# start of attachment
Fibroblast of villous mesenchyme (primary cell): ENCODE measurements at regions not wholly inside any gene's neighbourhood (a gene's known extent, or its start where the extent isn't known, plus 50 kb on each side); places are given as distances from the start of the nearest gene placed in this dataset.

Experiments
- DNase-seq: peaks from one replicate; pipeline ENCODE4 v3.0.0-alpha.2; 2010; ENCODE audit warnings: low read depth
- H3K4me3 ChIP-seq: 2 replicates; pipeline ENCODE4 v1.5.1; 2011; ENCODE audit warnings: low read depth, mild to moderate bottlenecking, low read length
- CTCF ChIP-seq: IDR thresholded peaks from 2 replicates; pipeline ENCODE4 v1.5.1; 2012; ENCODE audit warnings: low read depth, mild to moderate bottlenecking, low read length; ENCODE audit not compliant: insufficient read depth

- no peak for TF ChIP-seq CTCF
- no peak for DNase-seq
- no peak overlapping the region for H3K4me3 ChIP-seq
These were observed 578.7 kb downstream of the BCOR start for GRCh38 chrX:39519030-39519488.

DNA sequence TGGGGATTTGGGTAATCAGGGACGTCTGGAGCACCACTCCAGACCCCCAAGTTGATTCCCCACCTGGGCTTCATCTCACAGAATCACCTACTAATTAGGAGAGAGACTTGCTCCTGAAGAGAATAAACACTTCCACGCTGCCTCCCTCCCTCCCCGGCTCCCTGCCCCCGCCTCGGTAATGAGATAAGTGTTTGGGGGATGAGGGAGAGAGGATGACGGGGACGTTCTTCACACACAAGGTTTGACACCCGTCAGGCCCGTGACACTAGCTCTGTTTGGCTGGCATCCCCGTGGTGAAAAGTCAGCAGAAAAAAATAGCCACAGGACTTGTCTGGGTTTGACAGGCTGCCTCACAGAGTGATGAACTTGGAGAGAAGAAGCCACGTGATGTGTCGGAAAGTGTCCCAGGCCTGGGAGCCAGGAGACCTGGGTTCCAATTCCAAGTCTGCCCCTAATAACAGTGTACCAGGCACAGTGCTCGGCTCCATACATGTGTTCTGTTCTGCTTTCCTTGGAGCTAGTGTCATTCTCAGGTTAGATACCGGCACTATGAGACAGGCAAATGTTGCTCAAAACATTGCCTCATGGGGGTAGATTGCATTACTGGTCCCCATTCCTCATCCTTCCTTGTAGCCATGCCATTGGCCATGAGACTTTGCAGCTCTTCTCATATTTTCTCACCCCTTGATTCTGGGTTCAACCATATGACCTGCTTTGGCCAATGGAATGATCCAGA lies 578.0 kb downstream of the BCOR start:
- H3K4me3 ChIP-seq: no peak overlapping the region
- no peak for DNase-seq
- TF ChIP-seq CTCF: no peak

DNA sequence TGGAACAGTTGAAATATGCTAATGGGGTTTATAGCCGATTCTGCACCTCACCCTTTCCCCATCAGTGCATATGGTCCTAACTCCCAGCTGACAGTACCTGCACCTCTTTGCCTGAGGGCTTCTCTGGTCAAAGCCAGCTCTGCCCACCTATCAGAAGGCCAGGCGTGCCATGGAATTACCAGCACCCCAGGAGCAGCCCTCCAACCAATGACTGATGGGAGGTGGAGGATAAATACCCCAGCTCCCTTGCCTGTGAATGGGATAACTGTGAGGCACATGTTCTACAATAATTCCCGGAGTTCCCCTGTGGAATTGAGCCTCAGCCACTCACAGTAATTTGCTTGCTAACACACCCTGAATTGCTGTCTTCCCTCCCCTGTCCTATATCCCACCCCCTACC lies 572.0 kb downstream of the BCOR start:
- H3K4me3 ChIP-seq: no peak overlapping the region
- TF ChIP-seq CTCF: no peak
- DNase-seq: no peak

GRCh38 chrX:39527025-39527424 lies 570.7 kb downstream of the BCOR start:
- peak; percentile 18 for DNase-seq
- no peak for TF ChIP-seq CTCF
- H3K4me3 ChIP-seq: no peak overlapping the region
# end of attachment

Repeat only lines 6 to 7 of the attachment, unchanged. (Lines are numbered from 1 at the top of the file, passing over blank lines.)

- no peak for TF ChIP-seq CTCF
- no peak for DNase-seq